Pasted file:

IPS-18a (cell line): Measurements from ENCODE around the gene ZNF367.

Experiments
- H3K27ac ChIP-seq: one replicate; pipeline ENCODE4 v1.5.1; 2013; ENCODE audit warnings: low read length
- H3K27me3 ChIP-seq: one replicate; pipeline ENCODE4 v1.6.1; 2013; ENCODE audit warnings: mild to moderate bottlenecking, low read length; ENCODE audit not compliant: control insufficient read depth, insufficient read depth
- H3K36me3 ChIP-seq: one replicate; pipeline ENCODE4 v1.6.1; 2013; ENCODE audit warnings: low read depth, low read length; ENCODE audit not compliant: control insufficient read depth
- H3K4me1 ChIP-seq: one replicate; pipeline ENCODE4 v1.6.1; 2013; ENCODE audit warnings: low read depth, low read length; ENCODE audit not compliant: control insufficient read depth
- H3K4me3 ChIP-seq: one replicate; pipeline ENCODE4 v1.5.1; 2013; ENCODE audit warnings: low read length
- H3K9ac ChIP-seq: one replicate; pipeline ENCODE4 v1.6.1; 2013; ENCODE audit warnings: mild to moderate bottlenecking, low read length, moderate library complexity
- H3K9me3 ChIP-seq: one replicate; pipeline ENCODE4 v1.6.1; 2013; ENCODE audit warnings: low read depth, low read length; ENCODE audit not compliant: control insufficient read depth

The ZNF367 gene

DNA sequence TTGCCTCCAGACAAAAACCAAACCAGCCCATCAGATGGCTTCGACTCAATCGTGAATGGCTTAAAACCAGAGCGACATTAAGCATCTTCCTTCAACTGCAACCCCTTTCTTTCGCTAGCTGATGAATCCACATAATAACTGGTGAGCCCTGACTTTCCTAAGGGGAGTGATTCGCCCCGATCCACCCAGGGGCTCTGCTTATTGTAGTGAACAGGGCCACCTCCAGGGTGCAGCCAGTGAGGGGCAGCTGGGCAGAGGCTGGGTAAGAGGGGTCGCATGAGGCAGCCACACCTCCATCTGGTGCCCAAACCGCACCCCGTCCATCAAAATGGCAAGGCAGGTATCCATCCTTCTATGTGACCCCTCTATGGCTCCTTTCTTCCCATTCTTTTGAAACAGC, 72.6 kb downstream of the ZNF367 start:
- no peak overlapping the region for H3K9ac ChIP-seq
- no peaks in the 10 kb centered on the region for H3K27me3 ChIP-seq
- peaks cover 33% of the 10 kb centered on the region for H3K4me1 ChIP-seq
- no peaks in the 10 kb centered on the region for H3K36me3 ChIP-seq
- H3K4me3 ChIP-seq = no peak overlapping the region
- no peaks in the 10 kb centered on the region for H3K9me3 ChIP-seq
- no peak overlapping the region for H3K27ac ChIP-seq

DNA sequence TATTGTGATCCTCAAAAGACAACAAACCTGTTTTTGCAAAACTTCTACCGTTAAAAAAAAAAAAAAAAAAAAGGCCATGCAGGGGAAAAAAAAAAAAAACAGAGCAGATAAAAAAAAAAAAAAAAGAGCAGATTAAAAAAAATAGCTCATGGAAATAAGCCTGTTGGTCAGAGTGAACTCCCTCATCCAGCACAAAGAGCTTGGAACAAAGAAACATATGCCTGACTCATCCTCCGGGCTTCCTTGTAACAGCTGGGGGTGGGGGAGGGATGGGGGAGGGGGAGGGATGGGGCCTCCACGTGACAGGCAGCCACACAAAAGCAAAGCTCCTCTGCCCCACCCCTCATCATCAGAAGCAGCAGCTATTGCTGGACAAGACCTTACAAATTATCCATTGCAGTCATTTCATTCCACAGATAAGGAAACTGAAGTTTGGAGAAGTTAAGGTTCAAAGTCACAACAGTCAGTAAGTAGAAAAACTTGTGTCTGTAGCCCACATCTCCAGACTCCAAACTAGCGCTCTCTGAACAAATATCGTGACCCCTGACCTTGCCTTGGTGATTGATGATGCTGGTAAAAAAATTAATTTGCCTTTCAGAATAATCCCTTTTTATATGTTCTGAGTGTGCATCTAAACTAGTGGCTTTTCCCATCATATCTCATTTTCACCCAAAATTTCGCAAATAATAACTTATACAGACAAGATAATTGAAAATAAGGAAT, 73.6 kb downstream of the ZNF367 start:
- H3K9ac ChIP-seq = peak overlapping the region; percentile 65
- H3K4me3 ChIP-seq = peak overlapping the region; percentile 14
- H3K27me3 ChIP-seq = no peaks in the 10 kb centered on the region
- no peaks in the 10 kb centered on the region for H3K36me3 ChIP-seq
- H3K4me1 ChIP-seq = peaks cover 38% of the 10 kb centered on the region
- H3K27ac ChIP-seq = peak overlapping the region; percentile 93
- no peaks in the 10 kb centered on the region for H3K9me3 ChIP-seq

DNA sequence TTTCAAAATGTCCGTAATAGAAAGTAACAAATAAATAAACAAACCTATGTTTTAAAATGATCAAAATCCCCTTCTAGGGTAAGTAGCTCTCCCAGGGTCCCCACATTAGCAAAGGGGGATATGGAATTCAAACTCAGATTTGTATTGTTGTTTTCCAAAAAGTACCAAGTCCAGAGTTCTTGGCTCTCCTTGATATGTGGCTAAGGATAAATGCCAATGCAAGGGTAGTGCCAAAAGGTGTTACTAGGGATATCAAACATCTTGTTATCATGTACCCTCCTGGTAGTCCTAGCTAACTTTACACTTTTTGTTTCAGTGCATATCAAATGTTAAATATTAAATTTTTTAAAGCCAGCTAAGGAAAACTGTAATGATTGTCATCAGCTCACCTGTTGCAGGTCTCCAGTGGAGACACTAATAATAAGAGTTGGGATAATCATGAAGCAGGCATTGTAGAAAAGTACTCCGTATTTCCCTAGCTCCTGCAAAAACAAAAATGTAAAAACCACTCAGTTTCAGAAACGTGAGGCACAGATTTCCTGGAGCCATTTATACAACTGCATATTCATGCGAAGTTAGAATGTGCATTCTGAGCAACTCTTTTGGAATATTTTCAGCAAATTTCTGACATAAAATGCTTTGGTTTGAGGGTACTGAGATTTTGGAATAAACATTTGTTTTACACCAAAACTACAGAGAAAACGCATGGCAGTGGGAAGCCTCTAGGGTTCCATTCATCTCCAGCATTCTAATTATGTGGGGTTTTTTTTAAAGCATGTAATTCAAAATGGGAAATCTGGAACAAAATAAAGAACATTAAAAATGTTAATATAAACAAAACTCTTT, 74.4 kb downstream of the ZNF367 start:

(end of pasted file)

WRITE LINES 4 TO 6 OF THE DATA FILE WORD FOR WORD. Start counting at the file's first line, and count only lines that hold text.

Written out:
- H3K27me3 ChIP-seq: one replicate; pipeline ENCODE4 v1.6.1; 2013; ENCODE audit warnings: mild to moderate bottlenecking, low read length; ENCODE audit not compliant: control insufficient read depth, insufficient read depth
- H3K36me3 ChIP-seq: one replicate; pipeline ENCODE4 v1.6.1; 2013; ENCODE audit warnings: low read depth, low read length; ENCODE audit not compliant: control insufficient read depth
- H3K4me1 ChIP-seq: one replicate; pipeline ENCODE4 v1.6.1; 2013; ENCODE audit warnings: low read depth, low read length; ENCODE audit not compliant: control insufficient read depth